ITV’s Coronation Street is a show myself and my Mum have watched together for longer than I can remember. With its family themes, characters of all ages and primetime weeknight slots, it has always been a favourite in our house. It also makes it perfect for promoting diversity and dispelling common myths about a variety of disabilities, being a prominent part of the regular routines of households up and down the country. Never shying away from sensitive topics, Corrie has tackled a variety of issues close to my heart. Whilst other issues dealt with by the soap will be covered in future blog posts, I wanted to write this one about a storyline which ran in 2018, and saw young adult Craig Tinker suffering from and diagnosed with Obsessive-Compulsive Disorder.
I was impressed with Coronation Street’s handling of this so-often misunderstood disorder from the outset. Whilst the term ‘a little OCD’ is widely used to mean ‘fussy’ or ‘neat,’ the reality of the condition often has nothing to do with neatness at all. I was pleased to see Corrie acknowledging this in Craig’s character, and showing him not as an individual who simply liked things to be in order, but as one deeply anxious about the potential that those he loves will get hurt, and performing repetitive switch and lock checking rituals to try and prevent this from happening. Though some individuals with the disorder do indeed exhibit a need for tidiness and order, and their difficulties are no less significant than those of any other, I was glad that producers chose, in this instance, not to take that route, as in my experience, it is the type of OCD more commonly portrayed and can lead to both a lack of acknowledgement of the validity of alternative Obsessive-Compulsive experiences, and tempt showrunners into not fully addressing the anxiety which usually serves as the underlying cause of the rituals.
I found Corrie’s willingness to engage with Craig’s anxiety refreshing. In a conversation with friend Bethany, in which she could see that Craig was uncomfortable in a restaurant and asked him to explain his thought process to her, she was shocked at the way his mind was able to find danger everywhere he looked, going as far to fear the position of the glasses on the table in case they were to fall and hurt Bethany when smashing. It is the acknowledgement of these seemingly ‘less noticeable’ aspects of OCD which sets Corrie’s portrayal apart from half-hearted attempts to create characters with the condition. In revealing that Craig—whose OCD was sparked by his previous inability to correctly recall the time of Bethany’s attack when in court, as he saw himself as being the potential cause of more danger for her if the perpetrator were to be set free as a result of his error—did not only experience symptoms when obviously repeatedly checking hobs and locks, Coronation Street was able to give a sense of the all-encompassing nature that this disorder can take. Though a further examination of these intrusive thoughts could have been powerful, the timeslot Corrie has and the need to juggle a variety of storylines in a single half hour episode would have made this difficult, and consequently, I believe the storyline was handled appropriately, and as thoroughly as it could have been given the nature of the programme as a whole.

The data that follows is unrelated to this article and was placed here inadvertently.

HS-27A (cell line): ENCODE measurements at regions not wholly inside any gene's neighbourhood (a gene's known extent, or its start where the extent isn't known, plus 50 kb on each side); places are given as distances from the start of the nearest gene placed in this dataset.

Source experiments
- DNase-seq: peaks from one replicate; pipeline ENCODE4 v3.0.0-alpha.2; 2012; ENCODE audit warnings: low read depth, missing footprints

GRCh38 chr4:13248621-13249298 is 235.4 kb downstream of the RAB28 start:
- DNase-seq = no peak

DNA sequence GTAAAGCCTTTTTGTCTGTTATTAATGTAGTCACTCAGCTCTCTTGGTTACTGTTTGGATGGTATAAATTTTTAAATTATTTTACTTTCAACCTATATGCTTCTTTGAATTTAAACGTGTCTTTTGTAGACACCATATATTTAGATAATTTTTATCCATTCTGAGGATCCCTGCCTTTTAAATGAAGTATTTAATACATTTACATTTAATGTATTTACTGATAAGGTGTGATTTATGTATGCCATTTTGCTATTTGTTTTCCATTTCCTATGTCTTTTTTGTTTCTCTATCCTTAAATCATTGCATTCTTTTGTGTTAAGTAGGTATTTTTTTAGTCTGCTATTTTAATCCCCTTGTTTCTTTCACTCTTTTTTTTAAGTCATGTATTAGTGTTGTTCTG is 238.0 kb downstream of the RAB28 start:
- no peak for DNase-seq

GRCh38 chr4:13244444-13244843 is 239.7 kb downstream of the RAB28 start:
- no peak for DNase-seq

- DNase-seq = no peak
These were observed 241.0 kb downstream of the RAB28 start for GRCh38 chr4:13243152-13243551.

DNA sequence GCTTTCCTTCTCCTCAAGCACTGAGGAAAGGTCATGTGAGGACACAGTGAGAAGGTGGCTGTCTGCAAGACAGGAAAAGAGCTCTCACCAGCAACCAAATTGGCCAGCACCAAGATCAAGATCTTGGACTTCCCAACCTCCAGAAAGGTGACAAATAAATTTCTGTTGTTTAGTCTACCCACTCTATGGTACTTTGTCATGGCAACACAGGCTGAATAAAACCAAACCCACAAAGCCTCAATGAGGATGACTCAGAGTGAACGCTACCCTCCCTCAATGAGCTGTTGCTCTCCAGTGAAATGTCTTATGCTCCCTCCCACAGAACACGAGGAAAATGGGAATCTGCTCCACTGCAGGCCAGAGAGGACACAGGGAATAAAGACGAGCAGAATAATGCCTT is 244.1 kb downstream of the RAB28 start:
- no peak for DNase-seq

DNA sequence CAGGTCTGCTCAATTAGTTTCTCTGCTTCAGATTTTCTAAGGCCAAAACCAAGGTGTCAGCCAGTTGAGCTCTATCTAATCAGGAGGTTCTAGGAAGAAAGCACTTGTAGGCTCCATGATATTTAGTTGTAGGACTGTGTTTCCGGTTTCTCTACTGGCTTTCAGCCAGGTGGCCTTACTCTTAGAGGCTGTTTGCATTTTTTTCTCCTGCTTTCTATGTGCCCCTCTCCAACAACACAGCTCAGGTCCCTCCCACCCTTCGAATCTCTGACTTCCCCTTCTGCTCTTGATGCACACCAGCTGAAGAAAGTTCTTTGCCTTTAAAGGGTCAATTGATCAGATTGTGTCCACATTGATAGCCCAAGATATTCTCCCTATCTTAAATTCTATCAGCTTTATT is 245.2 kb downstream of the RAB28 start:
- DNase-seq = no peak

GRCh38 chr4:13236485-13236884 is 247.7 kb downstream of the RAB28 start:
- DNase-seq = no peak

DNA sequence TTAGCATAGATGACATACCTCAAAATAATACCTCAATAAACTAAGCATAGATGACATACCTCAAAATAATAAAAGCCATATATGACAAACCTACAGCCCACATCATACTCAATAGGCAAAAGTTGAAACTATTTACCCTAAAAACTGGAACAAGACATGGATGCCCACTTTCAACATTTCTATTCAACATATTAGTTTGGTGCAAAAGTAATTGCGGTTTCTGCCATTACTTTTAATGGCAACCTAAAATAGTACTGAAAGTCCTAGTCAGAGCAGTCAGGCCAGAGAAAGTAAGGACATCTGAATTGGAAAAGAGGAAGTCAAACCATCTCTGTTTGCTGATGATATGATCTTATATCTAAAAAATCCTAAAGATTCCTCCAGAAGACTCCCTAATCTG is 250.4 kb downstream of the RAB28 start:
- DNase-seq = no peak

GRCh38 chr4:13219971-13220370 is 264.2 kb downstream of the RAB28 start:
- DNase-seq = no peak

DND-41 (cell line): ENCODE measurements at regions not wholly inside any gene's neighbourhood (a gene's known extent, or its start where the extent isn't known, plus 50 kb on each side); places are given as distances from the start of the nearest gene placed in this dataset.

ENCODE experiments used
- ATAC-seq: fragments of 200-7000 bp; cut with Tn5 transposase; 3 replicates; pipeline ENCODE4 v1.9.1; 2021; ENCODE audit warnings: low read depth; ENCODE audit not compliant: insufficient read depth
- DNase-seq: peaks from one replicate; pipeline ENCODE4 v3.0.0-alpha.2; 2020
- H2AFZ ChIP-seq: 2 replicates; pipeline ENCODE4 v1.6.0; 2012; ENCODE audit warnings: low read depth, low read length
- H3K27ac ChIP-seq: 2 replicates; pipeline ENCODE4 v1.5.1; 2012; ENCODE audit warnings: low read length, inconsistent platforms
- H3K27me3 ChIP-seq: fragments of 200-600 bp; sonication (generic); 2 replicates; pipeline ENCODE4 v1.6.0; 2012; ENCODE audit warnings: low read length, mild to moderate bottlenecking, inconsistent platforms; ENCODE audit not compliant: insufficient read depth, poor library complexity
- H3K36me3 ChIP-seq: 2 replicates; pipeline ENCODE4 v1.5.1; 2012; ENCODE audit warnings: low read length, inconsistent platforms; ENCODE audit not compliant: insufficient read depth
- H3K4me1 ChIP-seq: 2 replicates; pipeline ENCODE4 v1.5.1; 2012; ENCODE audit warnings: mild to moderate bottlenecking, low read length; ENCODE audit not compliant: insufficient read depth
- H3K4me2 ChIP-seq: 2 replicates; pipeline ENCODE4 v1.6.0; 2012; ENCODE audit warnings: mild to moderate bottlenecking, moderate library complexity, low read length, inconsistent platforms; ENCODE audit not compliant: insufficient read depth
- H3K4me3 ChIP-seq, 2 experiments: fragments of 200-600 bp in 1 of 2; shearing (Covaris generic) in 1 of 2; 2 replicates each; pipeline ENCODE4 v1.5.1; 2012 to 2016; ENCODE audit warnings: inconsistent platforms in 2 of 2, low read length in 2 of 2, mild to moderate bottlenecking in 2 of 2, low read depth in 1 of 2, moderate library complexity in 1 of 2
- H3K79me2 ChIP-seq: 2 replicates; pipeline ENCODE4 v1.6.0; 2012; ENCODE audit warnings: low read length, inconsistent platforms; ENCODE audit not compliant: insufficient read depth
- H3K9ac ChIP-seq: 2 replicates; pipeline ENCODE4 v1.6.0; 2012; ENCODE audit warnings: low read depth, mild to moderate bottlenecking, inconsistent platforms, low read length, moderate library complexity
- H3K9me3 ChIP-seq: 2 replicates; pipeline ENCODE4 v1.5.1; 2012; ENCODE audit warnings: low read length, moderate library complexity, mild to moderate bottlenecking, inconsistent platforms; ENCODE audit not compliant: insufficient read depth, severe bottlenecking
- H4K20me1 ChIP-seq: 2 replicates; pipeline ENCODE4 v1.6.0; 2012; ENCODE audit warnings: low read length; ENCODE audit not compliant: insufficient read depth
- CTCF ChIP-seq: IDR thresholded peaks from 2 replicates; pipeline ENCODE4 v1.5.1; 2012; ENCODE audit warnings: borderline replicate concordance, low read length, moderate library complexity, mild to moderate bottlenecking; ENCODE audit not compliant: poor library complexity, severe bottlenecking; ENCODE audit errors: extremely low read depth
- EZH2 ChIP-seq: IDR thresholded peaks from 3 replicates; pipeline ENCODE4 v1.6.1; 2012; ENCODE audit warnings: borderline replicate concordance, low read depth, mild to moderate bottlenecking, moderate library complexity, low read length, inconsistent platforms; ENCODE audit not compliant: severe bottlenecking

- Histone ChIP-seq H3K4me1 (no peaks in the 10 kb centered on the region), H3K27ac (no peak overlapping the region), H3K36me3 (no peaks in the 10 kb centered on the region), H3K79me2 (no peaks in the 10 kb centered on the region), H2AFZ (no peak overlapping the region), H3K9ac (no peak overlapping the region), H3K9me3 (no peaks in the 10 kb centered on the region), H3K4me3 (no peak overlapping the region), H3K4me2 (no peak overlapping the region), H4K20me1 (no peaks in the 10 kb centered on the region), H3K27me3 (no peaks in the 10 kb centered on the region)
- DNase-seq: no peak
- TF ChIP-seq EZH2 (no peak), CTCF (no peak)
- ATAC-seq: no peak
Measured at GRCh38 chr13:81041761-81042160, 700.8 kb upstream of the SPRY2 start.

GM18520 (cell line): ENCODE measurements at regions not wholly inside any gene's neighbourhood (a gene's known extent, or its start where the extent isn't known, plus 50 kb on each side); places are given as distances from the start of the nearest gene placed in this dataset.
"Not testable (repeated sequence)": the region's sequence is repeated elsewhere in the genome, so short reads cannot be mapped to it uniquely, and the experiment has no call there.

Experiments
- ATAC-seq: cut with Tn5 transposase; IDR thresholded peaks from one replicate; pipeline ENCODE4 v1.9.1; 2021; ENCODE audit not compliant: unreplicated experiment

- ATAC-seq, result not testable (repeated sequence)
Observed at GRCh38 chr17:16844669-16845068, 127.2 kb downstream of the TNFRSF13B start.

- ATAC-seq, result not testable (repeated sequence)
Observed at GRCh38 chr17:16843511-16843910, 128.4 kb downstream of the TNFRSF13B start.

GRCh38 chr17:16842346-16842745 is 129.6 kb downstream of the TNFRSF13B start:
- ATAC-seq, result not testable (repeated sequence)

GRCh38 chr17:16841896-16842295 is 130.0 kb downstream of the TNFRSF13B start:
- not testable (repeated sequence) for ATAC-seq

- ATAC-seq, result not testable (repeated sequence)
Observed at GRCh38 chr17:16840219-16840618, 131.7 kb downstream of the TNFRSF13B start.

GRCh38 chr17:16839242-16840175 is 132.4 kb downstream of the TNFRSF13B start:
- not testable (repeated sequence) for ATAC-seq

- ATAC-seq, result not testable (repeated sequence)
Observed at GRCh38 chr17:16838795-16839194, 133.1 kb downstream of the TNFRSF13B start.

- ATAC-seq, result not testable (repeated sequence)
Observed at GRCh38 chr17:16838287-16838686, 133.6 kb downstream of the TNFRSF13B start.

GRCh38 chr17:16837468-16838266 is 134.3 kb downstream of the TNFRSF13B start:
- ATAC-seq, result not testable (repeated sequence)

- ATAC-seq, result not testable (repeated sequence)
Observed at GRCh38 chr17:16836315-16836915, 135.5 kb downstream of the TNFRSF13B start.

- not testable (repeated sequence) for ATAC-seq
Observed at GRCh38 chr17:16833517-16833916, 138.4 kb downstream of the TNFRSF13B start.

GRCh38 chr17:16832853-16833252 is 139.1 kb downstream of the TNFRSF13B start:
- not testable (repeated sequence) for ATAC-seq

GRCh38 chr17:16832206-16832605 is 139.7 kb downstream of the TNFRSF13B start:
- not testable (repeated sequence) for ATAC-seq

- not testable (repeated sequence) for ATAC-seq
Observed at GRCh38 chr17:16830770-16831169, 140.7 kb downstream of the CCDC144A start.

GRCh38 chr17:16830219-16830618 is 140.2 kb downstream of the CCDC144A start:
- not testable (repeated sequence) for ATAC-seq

Though there are many different subtypes of Obsessive-Compulsive Disorder, and it would be great to see a wider acknowledgement of this in the media more generally, this was the first television portrayal I’ve seen where I can honestly say I have no complaints. The aftermath of Craig’s diagnosis saw confused family members and friends struggling to separate what they thought they knew of the condition with how it manifested in Craig. The programme also promoted a healthy combination of medication and therapy for recovery, with Craig talking to his family and friends about some of the coping mechanisms he had been taught by his therapist, demonstrating how therapy can be a source not only of emotional support, but also of practical advice if this is what’s needed. Colson Smith’s tentative portrayal of Craig’s anxiety ensured that the underlying mindset of individuals with the disorder could be understood. The combination of this and the careful writing which made sure to clarify that OCD can manifest in a variety of ways allowed viewers with a similar type of OCD as Craig to feel seen and represented, whilst delivering a vital message about the dangers of stereotyping disability.